Wales manager Gary Speed claims the furore over whether Fabio Capello should reinstall John Terry as England captain has been overblown.
Terry, who was stripped of the job last year, has been widely tipped to reclaim the armband for next week's Euro 2012 qualifier against England following injury to Rio Ferdinand. Capello's handling of the situation, particularly his failure to give a definitive indication of his intentions, has attracted heavy criticism but Speed cannot understand the fuss.
"John Terry is not going to play different if he is captain or not captain," said Speed, who takes charge of Wales for the first time in a competitive international when England visit the Millennium Stadium next Saturday. "He plays the way he plays and he is a leader whether he has got the armband on or not. I think a little bit too much has been made of it."
Capello's stalled decision firstly sparked a moral debate - as Terry was stripped of the position for off-field reasons - and further negative headlines were created following rumours that England boss Capello was thinking of making the change permanent.
But Speed added: "These players are top, top players and whatever goes on off the pitch, when they step over that white line it goes to the back of the mind."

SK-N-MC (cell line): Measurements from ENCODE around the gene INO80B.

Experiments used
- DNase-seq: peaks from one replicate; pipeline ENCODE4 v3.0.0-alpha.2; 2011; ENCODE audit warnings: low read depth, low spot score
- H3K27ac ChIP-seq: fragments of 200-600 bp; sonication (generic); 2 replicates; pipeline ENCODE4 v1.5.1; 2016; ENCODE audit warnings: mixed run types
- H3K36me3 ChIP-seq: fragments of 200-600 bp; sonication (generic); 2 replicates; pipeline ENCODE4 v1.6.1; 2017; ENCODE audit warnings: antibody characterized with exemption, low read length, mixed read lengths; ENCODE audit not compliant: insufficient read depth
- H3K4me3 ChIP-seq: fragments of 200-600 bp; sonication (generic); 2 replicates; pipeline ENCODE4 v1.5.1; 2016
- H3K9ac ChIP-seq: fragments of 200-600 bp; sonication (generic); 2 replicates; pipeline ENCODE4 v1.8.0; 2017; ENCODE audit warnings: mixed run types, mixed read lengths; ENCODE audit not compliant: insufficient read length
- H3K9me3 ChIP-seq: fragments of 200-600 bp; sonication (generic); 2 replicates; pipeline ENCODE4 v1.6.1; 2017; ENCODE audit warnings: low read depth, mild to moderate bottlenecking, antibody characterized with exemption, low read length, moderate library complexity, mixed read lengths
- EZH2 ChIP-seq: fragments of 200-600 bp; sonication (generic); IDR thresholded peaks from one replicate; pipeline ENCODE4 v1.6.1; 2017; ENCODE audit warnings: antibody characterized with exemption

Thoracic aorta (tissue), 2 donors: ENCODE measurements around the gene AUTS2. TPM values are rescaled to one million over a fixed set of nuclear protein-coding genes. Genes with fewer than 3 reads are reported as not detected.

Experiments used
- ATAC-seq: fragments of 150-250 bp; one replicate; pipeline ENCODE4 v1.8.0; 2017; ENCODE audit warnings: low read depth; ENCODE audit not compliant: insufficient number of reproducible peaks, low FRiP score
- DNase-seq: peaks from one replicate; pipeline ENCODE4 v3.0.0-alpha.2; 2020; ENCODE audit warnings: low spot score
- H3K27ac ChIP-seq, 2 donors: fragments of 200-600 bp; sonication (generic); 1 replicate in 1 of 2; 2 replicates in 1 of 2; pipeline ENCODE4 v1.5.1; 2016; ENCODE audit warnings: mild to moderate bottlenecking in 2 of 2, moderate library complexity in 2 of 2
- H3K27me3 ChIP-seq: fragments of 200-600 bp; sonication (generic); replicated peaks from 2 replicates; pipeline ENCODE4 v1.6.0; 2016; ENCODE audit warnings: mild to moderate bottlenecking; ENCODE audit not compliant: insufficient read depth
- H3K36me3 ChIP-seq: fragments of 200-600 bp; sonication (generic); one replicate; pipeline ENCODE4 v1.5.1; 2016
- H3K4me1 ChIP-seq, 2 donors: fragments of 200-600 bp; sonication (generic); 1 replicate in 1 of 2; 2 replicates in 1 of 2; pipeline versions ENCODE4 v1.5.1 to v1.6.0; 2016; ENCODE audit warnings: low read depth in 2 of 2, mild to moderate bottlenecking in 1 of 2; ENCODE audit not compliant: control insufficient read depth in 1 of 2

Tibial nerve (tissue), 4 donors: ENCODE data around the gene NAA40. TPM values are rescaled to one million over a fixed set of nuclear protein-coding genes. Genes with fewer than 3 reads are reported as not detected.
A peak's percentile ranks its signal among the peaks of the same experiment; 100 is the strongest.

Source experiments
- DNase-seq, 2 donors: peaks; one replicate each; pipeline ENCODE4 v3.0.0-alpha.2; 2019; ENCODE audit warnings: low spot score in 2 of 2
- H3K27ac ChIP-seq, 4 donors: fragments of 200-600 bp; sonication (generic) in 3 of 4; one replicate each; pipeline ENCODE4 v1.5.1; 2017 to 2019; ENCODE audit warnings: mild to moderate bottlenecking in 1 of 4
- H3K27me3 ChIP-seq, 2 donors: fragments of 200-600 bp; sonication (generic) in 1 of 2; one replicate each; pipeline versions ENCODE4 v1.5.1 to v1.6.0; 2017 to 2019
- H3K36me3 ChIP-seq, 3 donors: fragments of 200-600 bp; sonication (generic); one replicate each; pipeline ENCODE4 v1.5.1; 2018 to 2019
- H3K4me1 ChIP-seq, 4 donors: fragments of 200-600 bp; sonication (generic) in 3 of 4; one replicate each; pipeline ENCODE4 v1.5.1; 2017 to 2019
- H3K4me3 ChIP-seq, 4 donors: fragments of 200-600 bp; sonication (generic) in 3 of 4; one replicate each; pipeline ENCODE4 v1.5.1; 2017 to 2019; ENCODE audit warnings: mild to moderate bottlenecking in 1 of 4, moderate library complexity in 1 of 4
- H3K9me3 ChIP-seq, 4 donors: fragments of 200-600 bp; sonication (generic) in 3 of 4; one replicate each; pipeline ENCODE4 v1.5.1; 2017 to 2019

With striker Craig Bellamy having ruled himself out of the reckoning, defenders James Collins and Ashley Williams are among the leading contenders for the Wales captaincy.
Speed on Friday announced a 25-man squad for the game which included the key trio of Gareth Bale, Aaron Ramsey and Bellamy after absences from the international scene of varying lengths.
Striker Robert Earnshaw was also named despite being ruled out for up to four weeks with a hamstring injury by Nottingham Forest.
Speed is keen to keep Earnshaw involved but one of the three standby strikers, David Cotterill, Jermaine Easter or Sam Vokes, could be added.
Danny Gabbidon, Joe Allen, Ched Evans, Boaz Myhill, Neil Taylor and Steve Morison also returned after missing last month's 3-0 defeat to the Republic of Ireland.